UFC’s Dana White named as extortion victim in lawsuit

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UFC president Dana White responded Saturday to a civil lawsuit filed against him by a man who went to prison for extortion, calling it a “bulls—” suit that he expected to be quickly dismissed.

Ernesto Joshua Ramos, a Las Vegas resident, is suing White for breach of contract. In the suit, filed Friday in Clark County (Nevada) District Court, he claims White broke an agreement that would have paid him $450,000 for not disclosing White’s name after Ramos’ 2015 extortion case closed.

Zuffa, the UFC’s parent company, was also named in the lawsuit filed Friday. The Las Vegas Review-Journal was the first to report the news.

“I just found out that a bull—- lawsuit was filed against me yesterday,” White said in a statement sent to the Review-Journal. “This guy went to federal prison for trying to extort me over five years ago. Now he’s hired a lawyer who is also a convicted felon, and he’s trying to extort me again for $10 million. He got no money from me last time and he won’t be getting any money from me this time. I look forward to the court dismissing this quickly so I can get rid of these scumbags forever.”

Ramos pleaded guilty in the 2015 federal criminal case after he was accused of attempting to get White to pay hundreds of thousands of dollars for a sex tape White allegedly appeared in. According to the suit, White appeared in the video having sex with Ramos’ live-in girlfriend, a dancer at a Las Vegas strip club.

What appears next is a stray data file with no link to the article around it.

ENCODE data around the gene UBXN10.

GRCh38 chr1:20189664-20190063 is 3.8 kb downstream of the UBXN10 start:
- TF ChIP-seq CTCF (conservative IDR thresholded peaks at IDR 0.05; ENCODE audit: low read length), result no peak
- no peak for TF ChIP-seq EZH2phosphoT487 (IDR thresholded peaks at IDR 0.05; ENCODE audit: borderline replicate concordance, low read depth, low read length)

According to Ramos’ suit, there was a gag order on releasing White’s name until the conclusion of the case. Ramos’ attorney, Ian Christopherson, said Ramos was under the impression through White’s legal team that he would be able to negotiate a lucrative non-disclosure agreement after his guilty plea. But White reneged on the deal in April 2016, the suit said, after Ramos had already made his plea.

“The actions of White were fraudulent, oppressive and designed to encourage Ramos to plead guilty so he could negotiate a substantial settlement, which would prevent the disclosure of his actions at trial for the personal benefit of White and his related businesses and interest,” Christopherson writes in the complaint.

Ramos served a 366-day sentence in federal prison following his guilty plea.

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